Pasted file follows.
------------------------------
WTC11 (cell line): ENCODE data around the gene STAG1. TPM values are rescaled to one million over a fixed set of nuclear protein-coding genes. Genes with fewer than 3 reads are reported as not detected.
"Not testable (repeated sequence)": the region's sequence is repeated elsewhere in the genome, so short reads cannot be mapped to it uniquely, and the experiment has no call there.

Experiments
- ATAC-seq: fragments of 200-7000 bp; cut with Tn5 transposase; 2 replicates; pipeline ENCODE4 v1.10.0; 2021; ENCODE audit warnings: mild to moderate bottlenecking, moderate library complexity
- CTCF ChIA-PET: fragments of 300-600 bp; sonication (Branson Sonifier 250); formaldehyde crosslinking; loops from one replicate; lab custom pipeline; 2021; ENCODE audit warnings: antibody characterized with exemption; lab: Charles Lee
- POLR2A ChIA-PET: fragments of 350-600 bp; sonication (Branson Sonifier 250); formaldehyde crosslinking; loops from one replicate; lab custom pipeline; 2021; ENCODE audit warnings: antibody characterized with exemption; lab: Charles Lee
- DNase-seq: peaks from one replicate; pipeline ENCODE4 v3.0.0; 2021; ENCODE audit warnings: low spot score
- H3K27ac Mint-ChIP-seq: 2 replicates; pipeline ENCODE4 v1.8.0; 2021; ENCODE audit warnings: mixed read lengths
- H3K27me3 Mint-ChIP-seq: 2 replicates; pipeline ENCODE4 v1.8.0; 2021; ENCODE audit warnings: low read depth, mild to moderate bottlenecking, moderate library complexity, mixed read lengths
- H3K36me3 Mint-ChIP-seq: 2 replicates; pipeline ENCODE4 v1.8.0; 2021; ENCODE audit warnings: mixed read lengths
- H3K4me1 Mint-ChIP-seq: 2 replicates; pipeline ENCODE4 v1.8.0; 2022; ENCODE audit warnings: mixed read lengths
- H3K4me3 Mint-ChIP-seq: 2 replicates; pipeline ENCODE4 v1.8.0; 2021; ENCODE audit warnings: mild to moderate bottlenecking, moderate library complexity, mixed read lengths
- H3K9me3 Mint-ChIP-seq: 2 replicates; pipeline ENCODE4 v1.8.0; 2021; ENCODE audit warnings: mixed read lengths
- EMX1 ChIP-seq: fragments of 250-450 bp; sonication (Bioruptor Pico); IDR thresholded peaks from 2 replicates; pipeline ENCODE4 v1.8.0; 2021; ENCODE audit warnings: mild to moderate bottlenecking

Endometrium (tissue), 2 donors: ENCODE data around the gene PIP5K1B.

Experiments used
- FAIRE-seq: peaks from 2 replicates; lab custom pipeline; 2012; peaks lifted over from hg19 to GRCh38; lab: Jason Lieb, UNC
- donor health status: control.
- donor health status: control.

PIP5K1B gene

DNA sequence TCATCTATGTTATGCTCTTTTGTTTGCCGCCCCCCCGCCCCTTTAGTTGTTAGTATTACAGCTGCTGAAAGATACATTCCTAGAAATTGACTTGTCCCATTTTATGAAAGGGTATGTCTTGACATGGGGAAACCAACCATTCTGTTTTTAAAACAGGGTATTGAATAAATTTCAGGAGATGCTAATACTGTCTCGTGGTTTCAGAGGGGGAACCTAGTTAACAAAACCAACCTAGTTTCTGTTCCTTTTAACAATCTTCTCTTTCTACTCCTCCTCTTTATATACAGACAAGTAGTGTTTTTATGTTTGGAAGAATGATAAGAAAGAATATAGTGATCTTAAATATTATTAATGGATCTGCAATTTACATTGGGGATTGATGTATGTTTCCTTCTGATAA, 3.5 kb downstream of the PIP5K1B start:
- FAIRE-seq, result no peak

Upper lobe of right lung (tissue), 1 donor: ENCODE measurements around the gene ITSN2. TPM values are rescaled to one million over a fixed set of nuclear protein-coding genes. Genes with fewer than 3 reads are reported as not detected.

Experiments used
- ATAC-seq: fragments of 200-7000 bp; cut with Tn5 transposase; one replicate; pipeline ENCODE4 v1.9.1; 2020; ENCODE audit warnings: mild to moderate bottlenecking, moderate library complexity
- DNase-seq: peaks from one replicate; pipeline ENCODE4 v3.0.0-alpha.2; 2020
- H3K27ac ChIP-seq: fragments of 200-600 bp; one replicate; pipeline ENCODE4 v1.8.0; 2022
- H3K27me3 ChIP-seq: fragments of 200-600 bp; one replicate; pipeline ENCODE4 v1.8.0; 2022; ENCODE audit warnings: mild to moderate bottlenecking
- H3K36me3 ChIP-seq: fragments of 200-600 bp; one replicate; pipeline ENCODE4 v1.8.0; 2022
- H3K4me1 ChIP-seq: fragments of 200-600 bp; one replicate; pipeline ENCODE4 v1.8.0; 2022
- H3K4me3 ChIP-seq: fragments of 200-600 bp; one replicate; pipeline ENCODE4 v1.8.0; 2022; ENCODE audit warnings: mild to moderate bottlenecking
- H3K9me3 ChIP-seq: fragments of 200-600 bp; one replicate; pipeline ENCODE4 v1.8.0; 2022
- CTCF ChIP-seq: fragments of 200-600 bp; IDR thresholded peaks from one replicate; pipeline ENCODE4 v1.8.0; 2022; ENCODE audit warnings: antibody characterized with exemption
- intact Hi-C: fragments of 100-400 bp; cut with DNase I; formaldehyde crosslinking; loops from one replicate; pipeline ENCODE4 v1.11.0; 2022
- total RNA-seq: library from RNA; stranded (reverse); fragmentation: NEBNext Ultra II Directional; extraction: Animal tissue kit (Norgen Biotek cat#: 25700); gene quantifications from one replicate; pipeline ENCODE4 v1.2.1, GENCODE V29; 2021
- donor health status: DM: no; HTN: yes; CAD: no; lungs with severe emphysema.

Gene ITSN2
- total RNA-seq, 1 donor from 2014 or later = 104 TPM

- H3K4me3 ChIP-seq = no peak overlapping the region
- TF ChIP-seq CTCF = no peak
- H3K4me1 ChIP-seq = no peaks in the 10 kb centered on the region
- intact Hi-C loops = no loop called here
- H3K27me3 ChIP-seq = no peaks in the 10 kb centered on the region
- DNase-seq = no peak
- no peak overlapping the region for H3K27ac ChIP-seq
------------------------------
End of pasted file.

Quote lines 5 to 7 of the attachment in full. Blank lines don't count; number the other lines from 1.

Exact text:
- CTCF ChIA-PET: fragments of 300-600 bp; sonication (Branson Sonifier 250); formaldehyde crosslinking; loops from one replicate; lab custom pipeline; 2021; ENCODE audit warnings: antibody characterized with exemption; lab: Charles Lee
- POLR2A ChIA-PET: fragments of 350-600 bp; sonication (Branson Sonifier 250); formaldehyde crosslinking; loops from one replicate; lab custom pipeline; 2021; ENCODE audit warnings: antibody characterized with exemption; lab: Charles Lee
- DNase-seq: peaks from one replicate; pipeline ENCODE4 v3.0.0; 2021; ENCODE audit warnings: low spot score